Both puck stoppers had to make way more difficult saves in the three-on-three overtime session than they did in the first 65 minutes of the game. You came out more in awe of how well both goaltenders did.
During that extra period, it was hard to stay in your seat that night at the Rutherford Rink.
When the shootout took place, the Huskies took that tiebreaker 2-0 with goals coming from Jesse Ross and Parker Thomas for 2-1 overall victory in the contest. Craig McCallum scored for the Huskies in the first period, while Miguel Pereira scored for the Cougars to tie things up at 1-1 with two seconds to play in the second.
Cooke made 40 stops through 70 minutes and turned back both shooters he faced in the shootout for the win. Gore made 37 stops over 70 minutes, but failed to make a save in the shootout in the setback.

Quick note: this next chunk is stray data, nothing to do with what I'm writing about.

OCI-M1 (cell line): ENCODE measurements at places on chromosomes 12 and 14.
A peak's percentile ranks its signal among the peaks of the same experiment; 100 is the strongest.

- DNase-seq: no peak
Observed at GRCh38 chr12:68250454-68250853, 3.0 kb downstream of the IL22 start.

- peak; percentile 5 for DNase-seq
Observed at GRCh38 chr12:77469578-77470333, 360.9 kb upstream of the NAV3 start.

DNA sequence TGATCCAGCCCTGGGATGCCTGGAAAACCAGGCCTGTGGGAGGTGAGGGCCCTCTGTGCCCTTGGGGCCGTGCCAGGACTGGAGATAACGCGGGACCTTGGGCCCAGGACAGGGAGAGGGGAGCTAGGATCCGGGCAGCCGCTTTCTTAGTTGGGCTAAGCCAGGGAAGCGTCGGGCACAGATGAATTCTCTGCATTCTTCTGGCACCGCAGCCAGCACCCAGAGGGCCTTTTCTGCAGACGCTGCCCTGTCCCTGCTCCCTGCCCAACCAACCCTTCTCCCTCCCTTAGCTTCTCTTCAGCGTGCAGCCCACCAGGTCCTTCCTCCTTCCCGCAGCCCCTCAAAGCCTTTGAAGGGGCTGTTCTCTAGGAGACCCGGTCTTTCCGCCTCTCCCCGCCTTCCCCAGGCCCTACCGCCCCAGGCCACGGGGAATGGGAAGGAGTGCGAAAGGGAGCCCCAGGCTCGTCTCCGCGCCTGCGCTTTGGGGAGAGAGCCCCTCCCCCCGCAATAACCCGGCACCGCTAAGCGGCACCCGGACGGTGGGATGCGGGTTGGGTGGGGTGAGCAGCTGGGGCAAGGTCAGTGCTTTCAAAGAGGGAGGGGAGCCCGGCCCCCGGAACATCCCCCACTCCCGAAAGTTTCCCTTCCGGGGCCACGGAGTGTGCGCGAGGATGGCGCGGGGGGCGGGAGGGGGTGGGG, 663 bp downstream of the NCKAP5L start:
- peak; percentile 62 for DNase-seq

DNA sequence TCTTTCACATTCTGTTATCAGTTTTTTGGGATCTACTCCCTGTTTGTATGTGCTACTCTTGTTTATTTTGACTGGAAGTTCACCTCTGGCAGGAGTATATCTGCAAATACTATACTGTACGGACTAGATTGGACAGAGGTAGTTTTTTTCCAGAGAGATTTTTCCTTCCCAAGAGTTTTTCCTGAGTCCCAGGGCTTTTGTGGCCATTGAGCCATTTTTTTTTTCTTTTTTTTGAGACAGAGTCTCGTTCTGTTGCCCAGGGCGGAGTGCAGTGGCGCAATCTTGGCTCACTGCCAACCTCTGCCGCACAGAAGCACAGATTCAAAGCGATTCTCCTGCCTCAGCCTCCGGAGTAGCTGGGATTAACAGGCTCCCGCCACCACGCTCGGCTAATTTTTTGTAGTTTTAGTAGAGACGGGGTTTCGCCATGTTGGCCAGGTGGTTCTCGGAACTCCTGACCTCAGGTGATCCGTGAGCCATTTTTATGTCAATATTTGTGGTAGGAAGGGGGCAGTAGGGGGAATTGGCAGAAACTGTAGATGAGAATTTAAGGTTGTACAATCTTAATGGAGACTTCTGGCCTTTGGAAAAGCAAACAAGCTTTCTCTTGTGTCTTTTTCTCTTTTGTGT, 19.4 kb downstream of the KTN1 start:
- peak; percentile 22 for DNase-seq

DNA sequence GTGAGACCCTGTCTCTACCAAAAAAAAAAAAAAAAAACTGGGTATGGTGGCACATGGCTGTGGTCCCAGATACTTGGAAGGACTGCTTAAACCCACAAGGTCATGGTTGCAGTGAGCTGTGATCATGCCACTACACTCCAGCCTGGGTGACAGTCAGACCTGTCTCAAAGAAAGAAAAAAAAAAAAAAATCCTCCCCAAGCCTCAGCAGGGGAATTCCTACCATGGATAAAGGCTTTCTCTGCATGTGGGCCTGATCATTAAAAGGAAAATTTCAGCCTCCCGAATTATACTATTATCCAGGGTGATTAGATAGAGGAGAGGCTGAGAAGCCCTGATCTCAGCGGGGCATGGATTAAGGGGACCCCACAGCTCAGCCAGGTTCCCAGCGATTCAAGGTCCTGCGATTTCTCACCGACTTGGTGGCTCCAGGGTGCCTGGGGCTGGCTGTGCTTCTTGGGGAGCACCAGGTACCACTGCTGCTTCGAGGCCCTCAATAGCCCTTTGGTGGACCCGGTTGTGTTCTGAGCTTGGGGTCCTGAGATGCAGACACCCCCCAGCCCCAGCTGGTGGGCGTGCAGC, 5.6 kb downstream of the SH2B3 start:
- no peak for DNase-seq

The three-on-three overtime period is used in a few other hockey leagues, but it is not used in the NHL of in hockey’s major junior ranks. It would be cool of those loops would correct that oversight.
If draws are not part of the game, the three-on-three overtime period would be great to have in the extra time format as another opportunity to keep team play involved, while still opening up play.
On Saturday night in the Western Hockey League, the host Brandon Wheat Kings downed the visiting Medicine Hat Tigers 3-2 after a shootout at Westman Place. Both squads are sitting in the top four of the WHL’s overall standings at the moment, and they are loaded with offensively talented players, who would put on quite the show in a three-on-three overtime frame.